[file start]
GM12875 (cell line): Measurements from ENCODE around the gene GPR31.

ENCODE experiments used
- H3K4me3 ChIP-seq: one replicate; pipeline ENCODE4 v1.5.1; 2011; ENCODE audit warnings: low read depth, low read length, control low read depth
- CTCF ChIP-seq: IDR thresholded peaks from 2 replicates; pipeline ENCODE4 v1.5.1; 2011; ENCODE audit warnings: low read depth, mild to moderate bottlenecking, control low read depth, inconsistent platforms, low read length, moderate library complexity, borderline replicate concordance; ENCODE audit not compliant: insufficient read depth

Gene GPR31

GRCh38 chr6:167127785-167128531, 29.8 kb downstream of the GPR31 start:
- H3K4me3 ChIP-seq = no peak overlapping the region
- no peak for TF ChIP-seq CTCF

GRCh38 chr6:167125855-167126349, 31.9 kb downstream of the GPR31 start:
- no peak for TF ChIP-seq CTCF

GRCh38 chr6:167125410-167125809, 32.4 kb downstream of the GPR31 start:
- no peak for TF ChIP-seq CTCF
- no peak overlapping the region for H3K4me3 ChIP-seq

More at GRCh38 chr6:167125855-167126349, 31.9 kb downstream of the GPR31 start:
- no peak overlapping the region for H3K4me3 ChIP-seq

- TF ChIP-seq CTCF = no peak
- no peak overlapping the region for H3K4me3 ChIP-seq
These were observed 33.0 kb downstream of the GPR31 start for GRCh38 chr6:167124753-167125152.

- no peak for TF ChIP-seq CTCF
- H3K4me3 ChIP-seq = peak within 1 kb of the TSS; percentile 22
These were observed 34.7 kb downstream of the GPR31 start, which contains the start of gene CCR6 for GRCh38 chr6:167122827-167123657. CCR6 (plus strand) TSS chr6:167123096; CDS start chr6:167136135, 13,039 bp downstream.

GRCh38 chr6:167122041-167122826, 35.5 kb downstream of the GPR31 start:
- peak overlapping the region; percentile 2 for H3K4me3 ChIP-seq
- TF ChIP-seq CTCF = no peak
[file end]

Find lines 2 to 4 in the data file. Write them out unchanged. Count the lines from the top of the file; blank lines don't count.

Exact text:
ENCODE experiments used
- H3K4me3 ChIP-seq: one replicate; pipeline ENCODE4 v1.5.1; 2011; ENCODE audit warnings: low read depth, low read length, control low read depth
- CTCF ChIP-seq: IDR thresholded peaks from 2 replicates; pipeline ENCODE4 v1.5.1; 2011; ENCODE audit warnings: low read depth, mild to moderate bottlenecking, control low read depth, inconsistent platforms, low read length, moderate library complexity, borderline replicate concordance; ENCODE audit not compliant: insufficient read depth